The answer depends on what you consider expensive. It is certainly true that there are low-cost guitars that are terrible to play. This is one of the reasons I get a little frustrated when new guitar players start off on the cheapest hunk of wood they can get their hands on. Many cheap instruments aren’t made to high-quality standards, meaning they are harder to fret, and harder to deal with in general.
There are a few guitars around the $200 mark that are excellent for beginners, easy to play, and not very expensive. Moving up to a budget of $500 means you’ve got an excellent chance of landing a quality instrument that plays well, especially if you get it set by a professional guitar tech.
However, around the $500-$750 mark is about the price point where you start to reach diminishing returns. There are many reasons to choose an expensive guitar costing thousands of dollars, but chances are it isn’t going to be a whole lot easier to play than a properly set up $700 guitar. It may sound better, and it may have better features, and it may look gorgeous, but it probably isn’t going to be much better on your fingers.
So, if you consider a $500-$750 guitar expensive, then yes, on average, more expensive guitars are easier to play. However, I believe these mid-level guitars, and I think this is a good price point for intermediate players and beginners who want to start off with a quality instrument.
The takeaway is this: You don’t need to worry about spending thousands on a guitar to get an instrument that plays well. Grab a good guitar for a price you can afford, get it set up properly, and get back to practicing.
Is an acoustic guitar humidifier necessary?
Using a humidifier for your acoustic guitar is a good idea. They are inexpensive and, when used correctly, they can save your beloved instrument from disaster. Wood reacts to temperature and climate, and as your guitar adjusts with the seasons and weather, you may start to experience fret buzz or other playability issues.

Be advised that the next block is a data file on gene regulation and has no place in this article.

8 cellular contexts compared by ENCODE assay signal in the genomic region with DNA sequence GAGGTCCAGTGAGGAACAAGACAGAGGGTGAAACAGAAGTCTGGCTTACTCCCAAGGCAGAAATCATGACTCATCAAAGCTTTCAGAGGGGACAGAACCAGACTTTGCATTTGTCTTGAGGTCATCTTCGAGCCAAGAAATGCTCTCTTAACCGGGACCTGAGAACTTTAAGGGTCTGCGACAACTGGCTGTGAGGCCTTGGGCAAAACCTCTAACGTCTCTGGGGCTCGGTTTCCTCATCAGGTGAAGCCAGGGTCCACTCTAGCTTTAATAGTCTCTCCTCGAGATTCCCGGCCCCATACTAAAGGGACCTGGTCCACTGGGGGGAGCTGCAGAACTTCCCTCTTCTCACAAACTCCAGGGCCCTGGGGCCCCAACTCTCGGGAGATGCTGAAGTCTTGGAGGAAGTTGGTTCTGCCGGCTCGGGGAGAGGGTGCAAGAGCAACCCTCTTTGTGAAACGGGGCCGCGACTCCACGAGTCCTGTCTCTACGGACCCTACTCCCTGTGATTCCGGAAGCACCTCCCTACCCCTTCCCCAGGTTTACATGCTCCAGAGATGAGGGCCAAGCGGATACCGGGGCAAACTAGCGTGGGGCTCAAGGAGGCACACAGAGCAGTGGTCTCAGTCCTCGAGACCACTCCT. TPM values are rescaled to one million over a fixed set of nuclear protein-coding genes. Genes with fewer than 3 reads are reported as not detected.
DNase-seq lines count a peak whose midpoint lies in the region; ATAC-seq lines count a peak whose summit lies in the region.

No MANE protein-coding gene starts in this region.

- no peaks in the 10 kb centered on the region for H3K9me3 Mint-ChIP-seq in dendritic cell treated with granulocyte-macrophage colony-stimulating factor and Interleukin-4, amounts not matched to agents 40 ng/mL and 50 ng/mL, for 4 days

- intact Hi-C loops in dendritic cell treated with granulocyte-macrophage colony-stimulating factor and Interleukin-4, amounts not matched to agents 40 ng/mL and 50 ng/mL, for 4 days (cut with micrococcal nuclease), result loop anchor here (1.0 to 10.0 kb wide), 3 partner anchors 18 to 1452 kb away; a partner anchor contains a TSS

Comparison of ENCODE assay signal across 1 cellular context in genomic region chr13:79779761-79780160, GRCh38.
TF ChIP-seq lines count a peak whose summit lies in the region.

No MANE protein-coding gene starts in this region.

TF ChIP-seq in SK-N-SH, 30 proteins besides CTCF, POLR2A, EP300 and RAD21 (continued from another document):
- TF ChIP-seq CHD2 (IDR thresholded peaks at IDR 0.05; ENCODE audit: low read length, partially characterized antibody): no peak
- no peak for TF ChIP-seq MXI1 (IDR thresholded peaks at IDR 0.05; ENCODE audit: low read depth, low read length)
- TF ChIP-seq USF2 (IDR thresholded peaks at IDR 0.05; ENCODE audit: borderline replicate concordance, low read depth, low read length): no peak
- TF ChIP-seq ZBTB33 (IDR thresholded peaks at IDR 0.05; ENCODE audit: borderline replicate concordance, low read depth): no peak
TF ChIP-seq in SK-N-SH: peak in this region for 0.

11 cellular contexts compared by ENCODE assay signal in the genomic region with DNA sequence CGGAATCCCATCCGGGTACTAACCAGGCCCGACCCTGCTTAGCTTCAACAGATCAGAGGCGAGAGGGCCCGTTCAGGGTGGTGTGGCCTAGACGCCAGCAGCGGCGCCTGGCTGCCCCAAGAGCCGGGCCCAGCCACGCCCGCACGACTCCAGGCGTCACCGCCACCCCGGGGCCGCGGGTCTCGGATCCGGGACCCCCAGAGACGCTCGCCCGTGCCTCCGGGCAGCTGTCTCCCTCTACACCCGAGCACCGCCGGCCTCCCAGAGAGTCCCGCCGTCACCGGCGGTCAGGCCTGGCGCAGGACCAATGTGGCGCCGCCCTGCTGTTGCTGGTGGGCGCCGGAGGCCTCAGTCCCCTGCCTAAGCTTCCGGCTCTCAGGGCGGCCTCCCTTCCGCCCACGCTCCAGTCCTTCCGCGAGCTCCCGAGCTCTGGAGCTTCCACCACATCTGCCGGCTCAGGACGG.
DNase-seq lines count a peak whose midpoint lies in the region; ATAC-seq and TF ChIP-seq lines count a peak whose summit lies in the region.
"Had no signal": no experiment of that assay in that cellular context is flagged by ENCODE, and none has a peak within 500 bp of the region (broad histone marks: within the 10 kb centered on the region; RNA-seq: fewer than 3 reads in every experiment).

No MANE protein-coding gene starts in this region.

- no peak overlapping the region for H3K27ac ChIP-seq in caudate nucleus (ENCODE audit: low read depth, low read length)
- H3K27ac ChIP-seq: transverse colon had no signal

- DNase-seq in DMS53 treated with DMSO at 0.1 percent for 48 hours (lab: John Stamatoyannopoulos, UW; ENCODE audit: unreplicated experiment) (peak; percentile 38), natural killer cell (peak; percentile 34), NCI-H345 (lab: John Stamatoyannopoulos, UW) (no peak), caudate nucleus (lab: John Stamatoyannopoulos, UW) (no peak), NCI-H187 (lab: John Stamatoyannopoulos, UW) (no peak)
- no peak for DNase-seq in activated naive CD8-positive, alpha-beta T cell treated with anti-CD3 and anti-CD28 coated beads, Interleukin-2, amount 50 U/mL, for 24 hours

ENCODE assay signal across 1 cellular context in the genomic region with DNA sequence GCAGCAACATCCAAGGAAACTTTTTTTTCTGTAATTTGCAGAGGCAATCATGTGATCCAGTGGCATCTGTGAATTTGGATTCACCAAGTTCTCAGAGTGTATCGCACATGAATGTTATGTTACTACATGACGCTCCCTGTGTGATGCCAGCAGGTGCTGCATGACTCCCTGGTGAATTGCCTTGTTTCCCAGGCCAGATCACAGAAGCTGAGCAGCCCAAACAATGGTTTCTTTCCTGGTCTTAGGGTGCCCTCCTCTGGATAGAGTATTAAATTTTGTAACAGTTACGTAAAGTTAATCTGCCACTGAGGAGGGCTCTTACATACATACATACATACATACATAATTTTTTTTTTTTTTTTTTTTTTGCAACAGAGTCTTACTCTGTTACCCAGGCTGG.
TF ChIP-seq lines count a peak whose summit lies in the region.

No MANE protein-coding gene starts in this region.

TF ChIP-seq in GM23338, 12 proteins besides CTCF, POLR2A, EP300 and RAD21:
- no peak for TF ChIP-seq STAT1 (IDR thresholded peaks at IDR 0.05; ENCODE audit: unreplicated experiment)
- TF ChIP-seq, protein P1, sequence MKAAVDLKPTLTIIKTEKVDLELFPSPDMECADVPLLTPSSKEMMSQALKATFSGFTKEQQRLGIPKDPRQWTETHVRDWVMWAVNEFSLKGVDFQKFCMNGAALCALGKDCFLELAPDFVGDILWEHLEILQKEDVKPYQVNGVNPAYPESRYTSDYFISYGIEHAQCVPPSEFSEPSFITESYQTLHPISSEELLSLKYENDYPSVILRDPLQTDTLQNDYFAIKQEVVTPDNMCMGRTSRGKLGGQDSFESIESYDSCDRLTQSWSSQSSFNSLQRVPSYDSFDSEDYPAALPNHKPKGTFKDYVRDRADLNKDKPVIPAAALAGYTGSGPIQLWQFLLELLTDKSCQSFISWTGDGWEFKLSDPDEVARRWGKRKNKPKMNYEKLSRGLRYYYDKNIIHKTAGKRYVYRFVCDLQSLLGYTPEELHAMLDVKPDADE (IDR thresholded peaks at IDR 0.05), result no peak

In worst-case situations, your guitar may even crack or warp. Humidity (or lack of) can really affect a guitar, so taking precautions here falls into the category of “better safe than sorry.”
This is why you often see the acoustic guitars housed in a separate room at the guitar store. Controlling the humidity and keeping it around 50% maintains the guitars in good condition, and you should continue that practice once you get your instrument home.
This is even more important when you live in a part of the world where the air is typically dry, or in the winter months when your home’s heating system may dry out the air.
Do you need a guitar humidifier if you live somewhere where it is already warm and humid for most of the year? I think it’s still a good idea. Air conditioning can affect humidity, and unless you are monitoring the climate in your home to make sure humidity is in the proper range you don’t really know.
So, get an inexpensive humidifier and learn to use it correctly, if no other reason than the peace of mind it provides.
Which acoustic guitars are Made in the USA?
There are several excellent acoustic guitar companies with manufacturing facilities located in the United States. Here are a few:
Martin: The C.F. Martin Company factory is located in Nazareth, Pennsylvania.
Gibson: Gibson USA is located in Nashville, Tennessee.
Taylor: The Taylor factory is in El Cajon, California.
Guild: The Guild factory was previously located in New Hartford, Connecticut, but moved to Oxnard, California in 2014 when the company was acquired by Cordoba, another American acoustic guitar company.
Breedlove: Located in Bend, Oregon.
Ovation: This is a company that builds unique acoustic-electric guitars, and they are located in New Hartford, Connecticut.
The companies listed above make most of their acoustic guitars in the USA. Some of them even offer factory tours, and if you can go, it is well worth it to see how acoustic guitars are made.
However, be aware that some cases these guitar companies have budget models that are made in other counties. For example, the Martin DX1AE is made at Martin’s facility in Mexico. For this reason, you always want to check before assuming a guitar is American made.
It’s also important to consider what the Made in the USA label means. This is an official label, regulated by the Federal Trade Commission, and the criteria state that “all or virtually all” of a product must originate in the United States.
Most guitar companies must import materials and components from other countries to build their instruments – at the very least the tonewoods such as mahogany and rosewood. Sometimes this means, from a legal standpoint, they may not be able or willing to claim their guitars are “made in the USA,” even though they are built in American factories.